Once we understand the root source of our behaviors, it is easier—though still difficult—to work towards our goals. Scientific studies highlight exactly how the following behavioral changes can influence willpower.
1) Improve Your Self-Awareness.
Self-awareness is the ability to recognize what we are doing as we’re doing it. Our thought processes, emotions, and reasons for acting are an important part of making better choices.
Meditation does not mean you need to find a quiet view and begin your days by watching the sunrise. Although if you have access and the ability to do that, that’s great.
Meditation can be as simple as taking five deep, calming breaths the next time you are stuck in a long line. The neurological benefits are huge.
Historically, the psychological paradigm was that we had a “fixed brain,” meaning you were born a certain way and over time, your brain will decline. This is no longer what science reveals.
With modern technology and research, today’s neuroscientists know that the brain is responsive to experience—it actually changes based on what you do.
When you practice a certain behavior, you’re strengthening the neural connections for that behavior, making it more accessible and more likely to occur.
Practice worrying, and you get better at worrying because the brain region associated with that will grow denser. Practice concentration and you’ll also get better at it and your brain will respond accordingly.
You can also train your brain for better self-control and meditation is one of the best ways to do it. Why? Because meditation has a powerful effect on a wide range of skills that relate to self-control:
▪️ Stress management;
▪️ Impulse control;
Regular meditators have more grey matter in the prefrontal cortex and other areas of the brain responsible for self-awareness. And contrary to what you may think, it doesn’t take years of practice to observe changes in the brain. One study showed that only three hours of meditation resulted in improved attention and self-control, and eleven hours led to visible changes in the brain.
For a lot of people, exercise is their willpower challenge. But exercise is one of the best tools you can use to strengthen your willpower.
Anything that you like to do and gets you moving can be beneficial. A great idea is to take your workout outdoors. Science shows that “green exercise” decreases stress, improves mood and enhances self-control and focus.
Any type of physical activity that gets you out in nature can strengthen your willpower.
4) Eat Well.
A growing body of research proves that resisting temptations takes a toll on us mentally. Some researchers claim that our willpower, just like a muscle, can get tired if overused, and it needs fuel.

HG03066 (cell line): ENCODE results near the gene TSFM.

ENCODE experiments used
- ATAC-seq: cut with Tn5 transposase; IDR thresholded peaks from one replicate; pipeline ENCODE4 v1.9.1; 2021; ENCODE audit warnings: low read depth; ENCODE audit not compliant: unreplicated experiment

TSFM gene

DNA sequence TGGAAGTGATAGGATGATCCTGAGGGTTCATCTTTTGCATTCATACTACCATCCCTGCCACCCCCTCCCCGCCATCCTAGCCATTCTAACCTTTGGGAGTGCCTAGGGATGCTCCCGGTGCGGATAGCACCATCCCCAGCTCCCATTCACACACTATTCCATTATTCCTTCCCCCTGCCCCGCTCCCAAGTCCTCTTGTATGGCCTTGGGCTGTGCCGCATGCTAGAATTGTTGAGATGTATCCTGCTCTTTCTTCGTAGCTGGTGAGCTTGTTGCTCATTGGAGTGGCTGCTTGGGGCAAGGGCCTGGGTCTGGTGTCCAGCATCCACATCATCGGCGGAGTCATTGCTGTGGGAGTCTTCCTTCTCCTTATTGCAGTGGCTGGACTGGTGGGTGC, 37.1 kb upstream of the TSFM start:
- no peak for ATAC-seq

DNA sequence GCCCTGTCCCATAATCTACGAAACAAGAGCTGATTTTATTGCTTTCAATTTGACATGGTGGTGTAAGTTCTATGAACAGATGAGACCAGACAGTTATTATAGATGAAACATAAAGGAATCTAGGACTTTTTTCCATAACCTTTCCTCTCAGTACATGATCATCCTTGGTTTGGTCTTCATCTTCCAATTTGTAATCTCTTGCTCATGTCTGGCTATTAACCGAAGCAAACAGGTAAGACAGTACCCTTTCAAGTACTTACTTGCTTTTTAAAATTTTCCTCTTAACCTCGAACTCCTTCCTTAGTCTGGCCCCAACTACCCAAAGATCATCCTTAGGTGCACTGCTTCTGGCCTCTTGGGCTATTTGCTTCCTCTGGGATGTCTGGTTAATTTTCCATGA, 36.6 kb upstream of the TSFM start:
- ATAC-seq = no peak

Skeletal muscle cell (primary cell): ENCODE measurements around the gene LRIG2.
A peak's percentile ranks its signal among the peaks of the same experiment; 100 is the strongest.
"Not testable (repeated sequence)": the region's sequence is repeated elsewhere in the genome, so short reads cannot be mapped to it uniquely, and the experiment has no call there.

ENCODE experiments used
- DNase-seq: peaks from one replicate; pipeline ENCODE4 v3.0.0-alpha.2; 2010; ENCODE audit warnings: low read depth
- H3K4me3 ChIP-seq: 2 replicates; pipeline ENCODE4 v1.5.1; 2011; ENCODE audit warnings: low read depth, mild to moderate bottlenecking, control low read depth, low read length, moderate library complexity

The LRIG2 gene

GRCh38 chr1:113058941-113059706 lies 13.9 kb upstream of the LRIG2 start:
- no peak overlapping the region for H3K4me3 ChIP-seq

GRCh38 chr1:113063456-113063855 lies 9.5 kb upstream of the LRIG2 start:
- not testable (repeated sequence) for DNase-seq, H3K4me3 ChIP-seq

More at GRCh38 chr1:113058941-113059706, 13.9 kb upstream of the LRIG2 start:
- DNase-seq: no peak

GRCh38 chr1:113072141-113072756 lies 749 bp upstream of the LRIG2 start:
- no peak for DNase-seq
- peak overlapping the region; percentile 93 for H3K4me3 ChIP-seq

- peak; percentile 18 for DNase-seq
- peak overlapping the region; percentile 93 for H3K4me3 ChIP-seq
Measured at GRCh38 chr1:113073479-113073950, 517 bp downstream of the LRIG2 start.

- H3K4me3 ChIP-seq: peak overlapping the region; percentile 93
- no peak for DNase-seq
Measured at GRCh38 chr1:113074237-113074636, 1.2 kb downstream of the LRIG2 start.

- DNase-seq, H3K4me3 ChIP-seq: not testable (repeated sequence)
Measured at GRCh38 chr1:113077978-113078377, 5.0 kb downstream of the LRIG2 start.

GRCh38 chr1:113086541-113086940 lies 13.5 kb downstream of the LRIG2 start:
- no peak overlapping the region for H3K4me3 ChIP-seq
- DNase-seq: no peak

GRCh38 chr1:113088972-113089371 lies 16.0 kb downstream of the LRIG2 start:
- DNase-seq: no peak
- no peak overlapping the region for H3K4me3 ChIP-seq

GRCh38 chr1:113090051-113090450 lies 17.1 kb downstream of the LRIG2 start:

Studies show that sugar, especially the pervasive high fructose corn syrup can increase the levels of stress hormones in the brain and trigger mental health problems like anxiety and depression. To prevent this, eating whole foods regularly and avoiding refined sugars will keep your glucose levels stable and therefore better equipped when it comes to willpower.
Researchers on self-control also advise that muscles can become fatigued when overused in the short term, but over the long run, they are strengthened by regular exercise.
Similarly, using your self-control frequently and effectively can lead to stronger willpower muscles.
Heart rate variability is one of our body’s physiological indicators of stress and relaxation. It’s the time variation of the interval between heartbeats. Everyone’s heart varies to some degree. For an average healthy person, the heart will have normal ups and downs.
When you’re stressed, the sympathetic nervous system takes over. This is the branch of your nervous system frequently referred to as the “fight or flight system.” It enables your body to respond quickly to perceived threats or stress.
When this happens, your heart rate goes up but the variability goes down, so your heart gets stuck at a higher rate, leading to physical feelings of anxiety and anger.
When you’re in a calm, relaxed state, the parasympathetic nervous system is in charge. This is the other part of your nervous system, often called the “rest and digest system.” You’ll experience a lower heart rate, and the heart rate variability increases since there are longer pauses between heartbeats.
“The Psychology of Willpower: Training the Brain for Better Decisions”, www.positivepsychologyprogram.com